DCH: I think really one of the most iconic scores in American musical theatre!
BS: Yeah, in musical theatre. It’s still considered one of the most complex difficult scores. The thing is you’re taking jazz, lyric opera, opera, chamber ensemble music and also Latin music and then combining that with ballet! As we would say in the Bronx, it’s all that and a bag of chips!
DCH: And it seems that that music, lyrics and film really speaks to New York, and the Puerto Rican culture in a way from that time period in American culture.
BS: It’s speaks to the Newyorican experience, a Newyorican is someone who’s born and raised in New York or brought to New York at a very young age from Puerto Rico and raised in New York. So they call us Newyoricans!
Anyways the film speaks to our experience, and of course, there are people that criticize the movie, especially the Puerto Rican intellectual community but most of those people are from the island and they don’t understand what it is to grow up in New York City!
There was gang life in New York City, but it’s funny the movie was chock full of nuance for example if you notice the Puerto Rican characters all speak in complete sentences, they have jobs where the white gang they speak in broken English, they don’t have jobs and they’re very disrespectful. The Puerto Ricans in the film are always portrayed majestically and as people of dignity!
Just to have a movie where the major characters were Puerto Rican, I mean there are some flaws in the movie but I think everyone should see West Side Story because it deals with one thing, how do you deal with hate and especially in this day and age we need to address that even more so!
But the music in and of itself with the opening whistle with the tri tone, to the chase scene in the beginning. My favorite piece of music from the movie is “Cool” because it’s basically a jazz fugue and it’s very complex and it swings like hell too!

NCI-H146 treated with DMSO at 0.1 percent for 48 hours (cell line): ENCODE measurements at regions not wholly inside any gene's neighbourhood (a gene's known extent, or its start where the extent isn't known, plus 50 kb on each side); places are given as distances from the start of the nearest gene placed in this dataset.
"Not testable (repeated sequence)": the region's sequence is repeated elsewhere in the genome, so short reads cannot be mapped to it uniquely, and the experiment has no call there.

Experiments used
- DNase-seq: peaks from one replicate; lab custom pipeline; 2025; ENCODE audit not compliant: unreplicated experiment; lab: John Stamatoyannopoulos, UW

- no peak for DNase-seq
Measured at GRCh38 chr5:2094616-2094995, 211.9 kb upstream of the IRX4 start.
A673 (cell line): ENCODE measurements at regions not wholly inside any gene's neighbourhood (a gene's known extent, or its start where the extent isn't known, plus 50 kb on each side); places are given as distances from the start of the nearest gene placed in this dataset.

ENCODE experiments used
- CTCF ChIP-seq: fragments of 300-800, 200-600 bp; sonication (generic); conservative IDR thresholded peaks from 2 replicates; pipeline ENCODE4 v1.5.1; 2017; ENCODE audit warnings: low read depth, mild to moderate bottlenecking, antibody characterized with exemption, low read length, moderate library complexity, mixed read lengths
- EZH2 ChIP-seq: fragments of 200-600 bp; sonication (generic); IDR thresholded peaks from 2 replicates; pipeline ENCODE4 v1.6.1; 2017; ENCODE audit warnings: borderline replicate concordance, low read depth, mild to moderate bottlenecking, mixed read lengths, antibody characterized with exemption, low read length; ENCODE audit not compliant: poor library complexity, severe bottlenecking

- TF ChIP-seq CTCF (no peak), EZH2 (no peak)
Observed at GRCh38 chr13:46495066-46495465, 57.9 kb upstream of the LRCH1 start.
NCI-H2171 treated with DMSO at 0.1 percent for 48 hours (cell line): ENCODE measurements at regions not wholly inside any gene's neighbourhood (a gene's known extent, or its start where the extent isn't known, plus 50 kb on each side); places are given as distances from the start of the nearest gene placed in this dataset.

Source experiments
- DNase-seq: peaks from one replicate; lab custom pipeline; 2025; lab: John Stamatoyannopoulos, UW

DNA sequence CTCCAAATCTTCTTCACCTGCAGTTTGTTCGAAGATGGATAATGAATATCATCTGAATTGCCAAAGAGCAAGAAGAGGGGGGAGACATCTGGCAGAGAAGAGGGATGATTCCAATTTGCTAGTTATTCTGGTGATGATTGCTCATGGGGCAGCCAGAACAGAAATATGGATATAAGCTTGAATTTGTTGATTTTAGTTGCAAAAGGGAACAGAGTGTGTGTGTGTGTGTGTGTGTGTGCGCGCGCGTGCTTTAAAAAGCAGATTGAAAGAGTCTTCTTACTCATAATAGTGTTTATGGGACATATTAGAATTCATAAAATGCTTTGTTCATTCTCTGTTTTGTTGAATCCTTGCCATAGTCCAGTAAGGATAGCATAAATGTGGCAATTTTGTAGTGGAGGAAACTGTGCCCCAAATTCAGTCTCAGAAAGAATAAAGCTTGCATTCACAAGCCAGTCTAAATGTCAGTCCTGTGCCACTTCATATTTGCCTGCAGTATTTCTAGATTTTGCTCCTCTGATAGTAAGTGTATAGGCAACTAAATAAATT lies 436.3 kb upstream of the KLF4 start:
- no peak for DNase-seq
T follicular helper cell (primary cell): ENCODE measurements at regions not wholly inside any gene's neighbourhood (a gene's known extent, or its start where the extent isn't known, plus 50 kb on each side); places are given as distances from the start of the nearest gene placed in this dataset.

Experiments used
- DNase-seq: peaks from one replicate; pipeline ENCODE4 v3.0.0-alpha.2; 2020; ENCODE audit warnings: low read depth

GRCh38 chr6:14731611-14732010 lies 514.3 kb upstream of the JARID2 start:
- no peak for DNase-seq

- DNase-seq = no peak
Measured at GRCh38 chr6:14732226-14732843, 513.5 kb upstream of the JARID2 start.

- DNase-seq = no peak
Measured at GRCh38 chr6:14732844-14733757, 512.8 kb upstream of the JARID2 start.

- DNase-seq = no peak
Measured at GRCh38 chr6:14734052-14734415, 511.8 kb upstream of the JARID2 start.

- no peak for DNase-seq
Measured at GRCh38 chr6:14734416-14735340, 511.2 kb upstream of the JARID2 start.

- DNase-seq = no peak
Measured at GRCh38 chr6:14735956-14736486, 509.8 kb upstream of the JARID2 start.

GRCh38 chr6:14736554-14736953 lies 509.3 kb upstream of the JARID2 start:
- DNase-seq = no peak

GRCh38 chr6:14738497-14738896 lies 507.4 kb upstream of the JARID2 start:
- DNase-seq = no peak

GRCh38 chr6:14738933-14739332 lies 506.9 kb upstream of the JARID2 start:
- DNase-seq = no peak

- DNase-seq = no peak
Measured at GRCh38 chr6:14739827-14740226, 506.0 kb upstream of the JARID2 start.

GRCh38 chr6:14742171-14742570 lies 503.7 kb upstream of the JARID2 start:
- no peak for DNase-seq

DCH: What was your first time really digging into the West Side Story Music as a bandleader/musician?
BS: About ten years ago at the Manhattan School of Music I did a concert adapting movie themes to a Latin jazz orchestra and one of the pieces was that we used to close the Concert was from the Mambo scene from West Side Story, so I kind of put that in the back of my head and one day I’m going to tackle this, you know the whole thing! Finally, I started thinking about this three years ago and I realized, wow, it’s going to be the 60th anniversary of the musical soon and then I looked up the date and realized oh wow, that’s the same year I was born when the Broadway show premiered! So yeah it was kismet or serendipity!
So I started in earnest on the arrangements, and what I did was I used it as a teaching tool because I started asking several of my students and former students to start working on certain pieces and also certain people in my band. So I was sort of like Dr. Frankenstein putting all the elements together!
DCH: Well, that’s such a huge project putting all those arrangements and pieces together for one person to handle, especially when you have great young arrangers and others in your band that you can call upon.
BS: Well yeah, even Bernstein had the help of orchestrators but he supervised everything!
The great thing for me is I’m in the vortex of everything because on the recording I’m playing drums and conducting at the same time from the drum set and it was recorded live at Dizzys Club Coca Cola in New York City, November 19th of last year (2017) and it was another serendipitous occurrence actually, because my wife goes to me you know what November 19th is don’t you? She says that’s the day Columbus landed on the shores of Puerto Rico in 1493!
So this was meant to be!
DCH: You had contact directly with the Bernstein estate/offices in Manhattan to arrange the permissions/publishing for this project, tell me about that?
BS: It was nice, when I walked into their offices in New York they said oh Mr. Sanabria your reputation precedes you, so I guess they had done some research on me so it was great! Very easy!